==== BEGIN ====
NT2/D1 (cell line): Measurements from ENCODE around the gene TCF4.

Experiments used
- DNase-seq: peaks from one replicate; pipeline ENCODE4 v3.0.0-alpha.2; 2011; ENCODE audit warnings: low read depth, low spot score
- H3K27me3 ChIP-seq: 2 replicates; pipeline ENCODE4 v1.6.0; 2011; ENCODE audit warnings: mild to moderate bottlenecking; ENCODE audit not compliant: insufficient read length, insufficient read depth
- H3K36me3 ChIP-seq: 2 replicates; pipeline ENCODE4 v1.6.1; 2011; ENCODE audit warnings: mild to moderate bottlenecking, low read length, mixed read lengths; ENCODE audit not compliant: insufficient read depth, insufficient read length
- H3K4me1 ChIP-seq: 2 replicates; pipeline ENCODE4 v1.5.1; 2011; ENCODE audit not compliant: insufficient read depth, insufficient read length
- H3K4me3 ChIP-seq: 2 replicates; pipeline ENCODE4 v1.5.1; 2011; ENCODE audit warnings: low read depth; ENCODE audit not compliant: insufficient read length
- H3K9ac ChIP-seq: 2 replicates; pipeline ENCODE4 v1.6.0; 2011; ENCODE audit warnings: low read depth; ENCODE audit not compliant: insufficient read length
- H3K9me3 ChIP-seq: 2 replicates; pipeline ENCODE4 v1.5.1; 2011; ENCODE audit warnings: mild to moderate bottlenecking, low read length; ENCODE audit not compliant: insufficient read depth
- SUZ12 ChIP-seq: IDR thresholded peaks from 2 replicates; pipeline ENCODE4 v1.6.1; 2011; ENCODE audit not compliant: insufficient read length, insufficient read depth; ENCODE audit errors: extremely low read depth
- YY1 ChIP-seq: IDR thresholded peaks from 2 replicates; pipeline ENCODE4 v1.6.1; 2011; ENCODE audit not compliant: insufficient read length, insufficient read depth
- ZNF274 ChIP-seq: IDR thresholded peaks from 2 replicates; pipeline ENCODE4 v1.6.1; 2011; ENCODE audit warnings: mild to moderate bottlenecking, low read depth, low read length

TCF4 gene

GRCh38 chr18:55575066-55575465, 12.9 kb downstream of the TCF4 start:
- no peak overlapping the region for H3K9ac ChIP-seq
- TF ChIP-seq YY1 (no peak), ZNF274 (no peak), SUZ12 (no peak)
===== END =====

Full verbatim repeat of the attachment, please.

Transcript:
NT2/D1 (cell line): Measurements from ENCODE around the gene TCF4.

Experiments used
- DNase-seq: peaks from one replicate; pipeline ENCODE4 v3.0.0-alpha.2; 2011; ENCODE audit warnings: low read depth, low spot score
- H3K27me3 ChIP-seq: 2 replicates; pipeline ENCODE4 v1.6.0; 2011; ENCODE audit warnings: mild to moderate bottlenecking; ENCODE audit not compliant: insufficient read length, insufficient read depth
- H3K36me3 ChIP-seq: 2 replicates; pipeline ENCODE4 v1.6.1; 2011; ENCODE audit warnings: mild to moderate bottlenecking, low read length, mixed read lengths; ENCODE audit not compliant: insufficient read depth, insufficient read length
- H3K4me1 ChIP-seq: 2 replicates; pipeline ENCODE4 v1.5.1; 2011; ENCODE audit not compliant: insufficient read depth, insufficient read length
- H3K4me3 ChIP-seq: 2 replicates; pipeline ENCODE4 v1.5.1; 2011; ENCODE audit warnings: low read depth; ENCODE audit not compliant: insufficient read length
- H3K9ac ChIP-seq: 2 replicates; pipeline ENCODE4 v1.6.0; 2011; ENCODE audit warnings: low read depth; ENCODE audit not compliant: insufficient read length
- H3K9me3 ChIP-seq: 2 replicates; pipeline ENCODE4 v1.5.1; 2011; ENCODE audit warnings: mild to moderate bottlenecking, low read length; ENCODE audit not compliant: insufficient read depth
- SUZ12 ChIP-seq: IDR thresholded peaks from 2 replicates; pipeline ENCODE4 v1.6.1; 2011; ENCODE audit not compliant: insufficient read length, insufficient read depth; ENCODE audit errors: extremely low read depth
- YY1 ChIP-seq: IDR thresholded peaks from 2 replicates; pipeline ENCODE4 v1.6.1; 2011; ENCODE audit not compliant: insufficient read length, insufficient read depth
- ZNF274 ChIP-seq: IDR thresholded peaks from 2 replicates; pipeline ENCODE4 v1.6.1; 2011; ENCODE audit warnings: mild to moderate bottlenecking, low read depth, low read length

TCF4 gene

GRCh38 chr18:55575066-55575465, 12.9 kb downstream of the TCF4 start:
- no peak overlapping the region for H3K9ac ChIP-seq
- TF ChIP-seq YY1 (no peak), ZNF274 (no peak), SUZ12 (no peak)